Looking at ourselves in the mirror can be one of the hardest things to do. Mornings can be especially difficult since we more than likely have gunk in our eyes, smeared makeup and unkempt hair that has a mind of its own. Once we see what is amiss, we begin to put it back together again. How many times do we check our appearance throughout the day? Every potty break includes inspecting the mirror. We walk past department store windows and cast a sideways glance at the image just to ensure that we haven't left the house with our skirts tucked into our underwear.
There is one woman who would be more than happy to give up her mirror. I can only imagine how hard it was for her to look at the face staring back at her. She didn't need to be reminded of what the world saw; she had been hearing it her whole life. Look at how she is depicted in the Bible: "Leah had weak eyes, but Rachel was lovely in form, and beautiful." Can you imagine the wound to a woman's heart if she knew that her less than attractive appearance was still being talked about a few millennia after she walked on the earth? Ouch! I freak out when people talk about me the next day not to mention the next millennium.
What did it mean that Leah's eyes were weak? Some Jewish scholars say her eyes were pathetic because she cried so often about her circumstances. Perhaps she was ill, or maybe she was just plain ugly. The word used for "weak" means to be liable to give way under pressure. It comes from a Hebrew word meaning to faint, to have a dismal and weak appearance. There was no sparkle or breathtaking quality to Leah. She was less than average. Saying she had "weak eyes" was the polite way of saying she had a good personality.
No man would choose her. Her father Laban was probably very vocal about his burden to offload his first born daughter. Leah might have already accepted her fate as a spinster when in walks Jacob. Everyone knew he was head over heels in love with the striking Rachel. It was no secret that he had been working for the past seven years to marry her.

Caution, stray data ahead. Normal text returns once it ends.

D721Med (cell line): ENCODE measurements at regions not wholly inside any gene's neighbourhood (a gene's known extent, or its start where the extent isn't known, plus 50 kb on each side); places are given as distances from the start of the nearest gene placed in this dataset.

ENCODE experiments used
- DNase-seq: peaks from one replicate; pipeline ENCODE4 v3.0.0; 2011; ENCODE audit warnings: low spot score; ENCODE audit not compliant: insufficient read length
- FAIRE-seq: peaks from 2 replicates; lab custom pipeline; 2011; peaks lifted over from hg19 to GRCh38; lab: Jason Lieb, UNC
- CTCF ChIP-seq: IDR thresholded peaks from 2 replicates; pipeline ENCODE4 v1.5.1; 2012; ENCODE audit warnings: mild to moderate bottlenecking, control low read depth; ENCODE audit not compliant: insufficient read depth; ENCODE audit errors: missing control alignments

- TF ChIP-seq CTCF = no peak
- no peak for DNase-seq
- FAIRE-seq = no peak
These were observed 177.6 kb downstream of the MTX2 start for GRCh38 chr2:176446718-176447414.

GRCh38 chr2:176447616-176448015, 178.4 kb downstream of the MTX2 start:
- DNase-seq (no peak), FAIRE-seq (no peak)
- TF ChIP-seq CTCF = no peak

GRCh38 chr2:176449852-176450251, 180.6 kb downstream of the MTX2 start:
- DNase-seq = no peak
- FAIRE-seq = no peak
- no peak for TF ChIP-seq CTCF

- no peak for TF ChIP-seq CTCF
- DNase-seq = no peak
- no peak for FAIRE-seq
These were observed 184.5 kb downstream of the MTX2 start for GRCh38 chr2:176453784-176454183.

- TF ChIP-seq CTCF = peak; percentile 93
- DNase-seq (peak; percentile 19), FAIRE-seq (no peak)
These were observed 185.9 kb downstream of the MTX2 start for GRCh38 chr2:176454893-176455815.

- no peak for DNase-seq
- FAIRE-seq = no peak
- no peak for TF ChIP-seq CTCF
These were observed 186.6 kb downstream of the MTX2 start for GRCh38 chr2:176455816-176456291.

Finally the day had come that would pay off for Jacob. All the back-breaking work in the hot sun was a distant memory as the thought of his bride filled his heart and mind. Laban threw a wedding feast for the big event. One can't help but wonder how long he had been plotting the next events. Laban lead his new son-in-law to the bridal chamber. Jacob was probably skipping with anticipation and nervousness. Seven years of daydreams were coming true.
Who knows where Rachel was kept or if she was even made aware of the dastardly plan. Leah had taken her younger sister's place either by choice or by a father's forceful hand. Maybe Leah felt guilt for stealing her sister's moment, but then again a lifetime of being jailed in someone's shadow may have helped her overcome any momentary remorse. Rachel captured every gaze as she entered a room while Leah was inconspicuous and unremarkable. She was not easily seen; someone had to choose to see her and no one had. This was her moment to be noticed even if it was stolen attention. Feelings of pitiful sadness had to be flowing in her heart. "The only way I can get a man to choose me is by my father tricking him." A bride is to feel so beautiful on her wedding day, but this was probably the ugliest she had ever felt.
Jacob did not detect the switch. Maybe it was the veil covering Leah's face, the amount of wine in his system, or a combination of both that made him unaware of the true identity of the bride lying in his bed. Not realizing it wasn't the love of his life, Jacob treated Leah like beautiful, stunning Rachel. For one night the unsightly woman was deemed remarkably exquisite. Perhaps in the course of the night, Jacob called out the name of Rachel in ecstasy, but Leah chose to ignore it. Leah was finally touched by hands that coveted her. She was whispered to by lips that craved her. Leah was beautiful that night. She was no longer invisible, but the totality of one man's attention. She didn't want the truth that comes with the dreaded morning light to ever show its repulsive face. If only time could be stopped.
Jacob woke to find the weak eyes of Leah and not the remarkable face of Rachel lovingly gazing upon him. He was anything but tactful. With shock and anger he shouted, "What have you done to me? I served for Rachel, not Leah! Why did you deceive me? I have been cheated!"